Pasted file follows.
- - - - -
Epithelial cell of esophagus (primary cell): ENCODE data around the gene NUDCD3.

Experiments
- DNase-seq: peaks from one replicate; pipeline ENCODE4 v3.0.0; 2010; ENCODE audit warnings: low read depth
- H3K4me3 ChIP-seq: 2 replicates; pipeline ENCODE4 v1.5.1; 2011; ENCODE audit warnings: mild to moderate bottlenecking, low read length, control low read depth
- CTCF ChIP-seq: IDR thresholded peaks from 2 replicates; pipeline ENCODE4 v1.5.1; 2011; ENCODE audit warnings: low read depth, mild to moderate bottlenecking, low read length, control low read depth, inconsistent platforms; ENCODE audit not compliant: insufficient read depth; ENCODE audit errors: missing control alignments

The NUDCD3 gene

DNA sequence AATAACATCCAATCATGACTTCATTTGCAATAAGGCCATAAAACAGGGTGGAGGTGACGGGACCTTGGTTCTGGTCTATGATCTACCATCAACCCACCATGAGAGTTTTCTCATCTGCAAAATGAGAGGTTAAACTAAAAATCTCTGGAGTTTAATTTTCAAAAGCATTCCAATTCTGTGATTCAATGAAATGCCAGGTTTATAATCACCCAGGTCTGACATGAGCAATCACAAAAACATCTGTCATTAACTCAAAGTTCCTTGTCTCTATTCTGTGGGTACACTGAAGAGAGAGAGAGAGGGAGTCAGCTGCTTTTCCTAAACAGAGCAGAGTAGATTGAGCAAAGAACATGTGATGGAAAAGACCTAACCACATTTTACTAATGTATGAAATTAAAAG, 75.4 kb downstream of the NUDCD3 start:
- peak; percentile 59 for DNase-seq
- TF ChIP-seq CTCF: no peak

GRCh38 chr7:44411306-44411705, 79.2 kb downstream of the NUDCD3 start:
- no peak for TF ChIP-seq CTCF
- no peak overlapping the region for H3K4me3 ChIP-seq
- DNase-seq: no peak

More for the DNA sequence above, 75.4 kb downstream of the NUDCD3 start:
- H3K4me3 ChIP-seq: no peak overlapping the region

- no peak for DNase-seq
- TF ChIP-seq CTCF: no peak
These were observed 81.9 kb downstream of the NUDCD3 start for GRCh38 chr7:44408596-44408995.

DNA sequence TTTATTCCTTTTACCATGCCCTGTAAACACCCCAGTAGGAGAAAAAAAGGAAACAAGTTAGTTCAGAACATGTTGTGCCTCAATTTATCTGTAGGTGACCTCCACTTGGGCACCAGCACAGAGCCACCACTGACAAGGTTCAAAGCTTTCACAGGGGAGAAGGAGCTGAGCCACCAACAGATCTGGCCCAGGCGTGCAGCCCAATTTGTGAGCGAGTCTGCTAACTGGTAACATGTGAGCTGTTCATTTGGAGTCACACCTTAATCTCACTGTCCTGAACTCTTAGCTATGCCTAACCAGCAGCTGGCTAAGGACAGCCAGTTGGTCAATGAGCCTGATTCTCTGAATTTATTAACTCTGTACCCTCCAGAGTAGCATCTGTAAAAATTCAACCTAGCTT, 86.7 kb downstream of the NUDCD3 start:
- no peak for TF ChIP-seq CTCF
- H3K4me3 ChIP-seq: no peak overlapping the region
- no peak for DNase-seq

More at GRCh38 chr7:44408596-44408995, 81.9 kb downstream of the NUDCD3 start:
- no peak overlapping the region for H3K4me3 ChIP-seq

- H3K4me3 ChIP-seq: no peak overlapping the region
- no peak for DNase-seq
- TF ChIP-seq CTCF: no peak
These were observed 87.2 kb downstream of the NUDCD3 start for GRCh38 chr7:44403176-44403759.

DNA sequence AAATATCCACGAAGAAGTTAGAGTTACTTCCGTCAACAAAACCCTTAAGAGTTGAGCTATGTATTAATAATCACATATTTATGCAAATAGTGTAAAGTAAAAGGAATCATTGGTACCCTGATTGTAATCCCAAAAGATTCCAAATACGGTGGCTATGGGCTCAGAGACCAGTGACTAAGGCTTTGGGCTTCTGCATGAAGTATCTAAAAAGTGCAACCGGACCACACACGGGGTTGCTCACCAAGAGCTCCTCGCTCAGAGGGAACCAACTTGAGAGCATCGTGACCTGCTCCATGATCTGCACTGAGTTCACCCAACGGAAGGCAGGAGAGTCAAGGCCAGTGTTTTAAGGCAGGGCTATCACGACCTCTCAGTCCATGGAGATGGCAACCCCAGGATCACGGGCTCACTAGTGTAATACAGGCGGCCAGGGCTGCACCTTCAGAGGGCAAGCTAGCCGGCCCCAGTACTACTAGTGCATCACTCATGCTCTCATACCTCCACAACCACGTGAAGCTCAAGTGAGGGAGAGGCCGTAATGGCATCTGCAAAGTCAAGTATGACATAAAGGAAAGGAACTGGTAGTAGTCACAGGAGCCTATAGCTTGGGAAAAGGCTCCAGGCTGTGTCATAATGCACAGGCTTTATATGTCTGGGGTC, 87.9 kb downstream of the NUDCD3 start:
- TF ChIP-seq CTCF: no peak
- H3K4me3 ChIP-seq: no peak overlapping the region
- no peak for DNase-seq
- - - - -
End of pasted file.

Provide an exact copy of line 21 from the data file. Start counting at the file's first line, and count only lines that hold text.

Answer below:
- H3K4me3 ChIP-seq: no peak overlapping the region